We might wish the government would brandish the legislative stick at Starbucks and their like but might the carrot approach produce a better result?


In an interesting development a not for profit organisation called Fair Tax Mark has come up with an accreditation scheme which could achieve such an outcome without the anguish. 


The scheme has parallels with the Fairtrade mark with which we are familiar.  The thinking is that companies which take financial transparency seriously will apply to be awarded the Fair Tax Mark. 


No doubt the companies awarded the FTM will make great play of that fact in the hope that customers will beat a path to their door.


In case you were wondering, the companies which apply and which don’t come up to scratch will not be named and shamed.


It will cost a minimum of £200 to obtain accreditation.


For more information see






We have practised tax for long enough to know that HMRC makes errors.  In fact it makes many errors.


So it is a little worrying that the government is proposing to give the error prone HMRC powers to dip into the bank accounts of taxpayers in order to collect unpaid tax without first receiving their informed consent.


We can understand the motivation behind this move.  HMRC wastes a lot of time chasing the can pay won’t pay brigade.  A power like this would enable them to collect unpaid taxes more efficiently. 


But the worry is it will mess up and take the money from the wrong account.  More fundamentally, we worry this measure tips the scales of justice just a little too far in favour of the state.


We hope our MP’s will pause and think hard before allowing this proposal to pass into law.





Fast forward to June.  It is just before the England v Uruguay match at the World Cup.  Luis Suarez goes into the Uruguayan changing room to find his teammates looking a bit glum.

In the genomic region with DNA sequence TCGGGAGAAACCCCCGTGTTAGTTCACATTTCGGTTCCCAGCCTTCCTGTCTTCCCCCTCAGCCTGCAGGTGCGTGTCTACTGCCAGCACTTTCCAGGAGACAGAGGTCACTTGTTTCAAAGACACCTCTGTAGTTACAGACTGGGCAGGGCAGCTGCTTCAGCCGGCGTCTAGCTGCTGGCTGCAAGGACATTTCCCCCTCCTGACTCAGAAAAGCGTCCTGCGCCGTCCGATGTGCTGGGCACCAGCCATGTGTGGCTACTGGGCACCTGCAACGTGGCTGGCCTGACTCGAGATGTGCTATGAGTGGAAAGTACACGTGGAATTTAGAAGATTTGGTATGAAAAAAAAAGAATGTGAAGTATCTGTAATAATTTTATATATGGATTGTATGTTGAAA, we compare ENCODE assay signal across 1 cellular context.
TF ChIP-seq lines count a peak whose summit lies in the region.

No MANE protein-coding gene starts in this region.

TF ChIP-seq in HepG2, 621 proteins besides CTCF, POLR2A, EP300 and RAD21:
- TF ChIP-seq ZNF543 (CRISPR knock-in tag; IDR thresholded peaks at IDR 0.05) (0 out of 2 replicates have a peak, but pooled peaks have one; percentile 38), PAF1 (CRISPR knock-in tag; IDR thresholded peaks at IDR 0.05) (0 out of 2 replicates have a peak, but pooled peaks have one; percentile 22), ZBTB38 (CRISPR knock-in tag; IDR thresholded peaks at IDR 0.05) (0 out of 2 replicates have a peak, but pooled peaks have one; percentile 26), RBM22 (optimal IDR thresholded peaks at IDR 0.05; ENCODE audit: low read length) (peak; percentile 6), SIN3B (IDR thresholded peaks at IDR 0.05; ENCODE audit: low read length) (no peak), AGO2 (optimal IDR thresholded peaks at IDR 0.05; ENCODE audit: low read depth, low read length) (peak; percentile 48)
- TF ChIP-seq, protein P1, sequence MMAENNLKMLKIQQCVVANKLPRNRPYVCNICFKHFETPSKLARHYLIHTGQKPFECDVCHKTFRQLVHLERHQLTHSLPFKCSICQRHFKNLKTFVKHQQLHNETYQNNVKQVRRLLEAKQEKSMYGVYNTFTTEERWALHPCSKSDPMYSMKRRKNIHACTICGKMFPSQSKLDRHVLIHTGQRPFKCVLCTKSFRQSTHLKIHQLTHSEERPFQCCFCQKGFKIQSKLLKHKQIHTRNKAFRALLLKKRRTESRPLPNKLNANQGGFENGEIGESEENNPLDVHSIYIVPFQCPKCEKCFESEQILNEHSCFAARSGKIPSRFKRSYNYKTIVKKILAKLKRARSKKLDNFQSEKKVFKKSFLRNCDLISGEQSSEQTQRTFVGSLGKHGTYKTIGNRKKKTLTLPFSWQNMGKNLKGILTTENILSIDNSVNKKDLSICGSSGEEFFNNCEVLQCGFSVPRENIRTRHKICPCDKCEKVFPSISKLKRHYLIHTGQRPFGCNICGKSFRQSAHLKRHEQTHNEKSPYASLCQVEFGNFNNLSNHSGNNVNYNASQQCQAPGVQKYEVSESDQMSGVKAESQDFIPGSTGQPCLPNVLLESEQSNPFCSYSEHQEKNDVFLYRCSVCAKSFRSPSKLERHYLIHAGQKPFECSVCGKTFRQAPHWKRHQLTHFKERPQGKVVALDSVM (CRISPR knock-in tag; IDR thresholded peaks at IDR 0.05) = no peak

“What’s up?” he asks.


“Well, we’re having trouble getting motivated for the game.  We know it’s important but it’s only England.  They’re rubbish and we really can’t be bothered”.


Luis looks at them and says, “Well, I reckon I can beat them by myself.  You lads go down to the bar.”   So Luis goes out to play England by himself and the rest of the team goes off for a few drinks.


After a while they wonder how the game is going so they get the barman to turn on the TV.   A big cheer goes up as the screen reads “Uruguay 1 – 0 England (Suarez ’12)”. He is beating England all by himself!  A few more drinks slip down and the game is forgotten until someone remembers “It must be full time now.  Let’s see how he got on.”  They put the TV back on. 


“England snatch a late draw - Uruguay 1 – 1 England”.  They can’t believe it.  He has single handedly got a draw against England!  They rush back to the stadium to congratulate him.  They find him in the dressing room, still in his kit, sitting with his head in his hands.  He refuses to look at them.


“I have let you down.  I have let you down.” 


“Don’t be daft.  You got a draw against England, all by yourself.  And they only scored at the very end!”


“No, no, I have let you down…  I got sent off after 48 minutes.”




Copyright:  K P Bonney & Co LLP 2014.  All rights reserved.  No part of this publication may be produced, stored in a retrieval system, or transmitted in any form or by any means, electronic mechanical, photocopying, recording or otherwise without prior written permission of the publishers.  Disclaimer:  The publishers have taken all due care in the preparation of this publication.  No responsibility for loss occasioned to any person acting or refraining from action as a result of any material in this publication can be accepted by the authors or the publisher.